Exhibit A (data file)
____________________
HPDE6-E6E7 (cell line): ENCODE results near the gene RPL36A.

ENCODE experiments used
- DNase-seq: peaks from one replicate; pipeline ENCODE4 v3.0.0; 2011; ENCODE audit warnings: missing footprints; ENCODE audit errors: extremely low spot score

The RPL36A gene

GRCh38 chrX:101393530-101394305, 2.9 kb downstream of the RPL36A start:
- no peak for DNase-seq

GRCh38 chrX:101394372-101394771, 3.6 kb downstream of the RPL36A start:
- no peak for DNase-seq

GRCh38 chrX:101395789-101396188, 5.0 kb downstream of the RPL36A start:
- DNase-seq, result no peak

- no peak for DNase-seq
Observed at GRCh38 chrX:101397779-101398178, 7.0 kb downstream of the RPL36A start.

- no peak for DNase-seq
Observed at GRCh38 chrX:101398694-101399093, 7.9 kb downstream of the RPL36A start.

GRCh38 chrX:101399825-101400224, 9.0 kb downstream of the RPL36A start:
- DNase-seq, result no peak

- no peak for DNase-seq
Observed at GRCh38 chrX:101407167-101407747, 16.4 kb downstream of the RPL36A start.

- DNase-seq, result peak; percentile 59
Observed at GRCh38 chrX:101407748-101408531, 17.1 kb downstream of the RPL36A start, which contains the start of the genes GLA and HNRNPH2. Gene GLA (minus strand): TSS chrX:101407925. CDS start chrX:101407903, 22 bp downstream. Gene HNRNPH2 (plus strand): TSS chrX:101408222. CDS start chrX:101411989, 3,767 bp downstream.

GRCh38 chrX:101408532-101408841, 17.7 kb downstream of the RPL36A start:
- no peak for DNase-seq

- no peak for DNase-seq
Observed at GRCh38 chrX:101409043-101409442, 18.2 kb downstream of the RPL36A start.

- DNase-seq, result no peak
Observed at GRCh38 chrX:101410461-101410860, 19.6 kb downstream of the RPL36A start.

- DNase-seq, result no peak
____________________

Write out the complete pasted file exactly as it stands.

HPDE6-E6E7 (cell line): ENCODE results near the gene RPL36A.

ENCODE experiments used
- DNase-seq: peaks from one replicate; pipeline ENCODE4 v3.0.0; 2011; ENCODE audit warnings: missing footprints; ENCODE audit errors: extremely low spot score

The RPL36A gene

GRCh38 chrX:101393530-101394305, 2.9 kb downstream of the RPL36A start:
- no peak for DNase-seq

GRCh38 chrX:101394372-101394771, 3.6 kb downstream of the RPL36A start:
- no peak for DNase-seq

GRCh38 chrX:101395789-101396188, 5.0 kb downstream of the RPL36A start:
- DNase-seq, result no peak

- no peak for DNase-seq
Observed at GRCh38 chrX:101397779-101398178, 7.0 kb downstream of the RPL36A start.

- no peak for DNase-seq
Observed at GRCh38 chrX:101398694-101399093, 7.9 kb downstream of the RPL36A start.

GRCh38 chrX:101399825-101400224, 9.0 kb downstream of the RPL36A start:
- DNase-seq, result no peak

- no peak for DNase-seq
Observed at GRCh38 chrX:101407167-101407747, 16.4 kb downstream of the RPL36A start.

- DNase-seq, result peak; percentile 59
Observed at GRCh38 chrX:101407748-101408531, 17.1 kb downstream of the RPL36A start, which contains the start of the genes GLA and HNRNPH2. Gene GLA (minus strand): TSS chrX:101407925. CDS start chrX:101407903, 22 bp downstream. Gene HNRNPH2 (plus strand): TSS chrX:101408222. CDS start chrX:101411989, 3,767 bp downstream.

GRCh38 chrX:101408532-101408841, 17.7 kb downstream of the RPL36A start:
- no peak for DNase-seq

- no peak for DNase-seq
Observed at GRCh38 chrX:101409043-101409442, 18.2 kb downstream of the RPL36A start.

- DNase-seq, result no peak
Observed at GRCh38 chrX:101410461-101410860, 19.6 kb downstream of the RPL36A start.

- DNase-seq, result no peak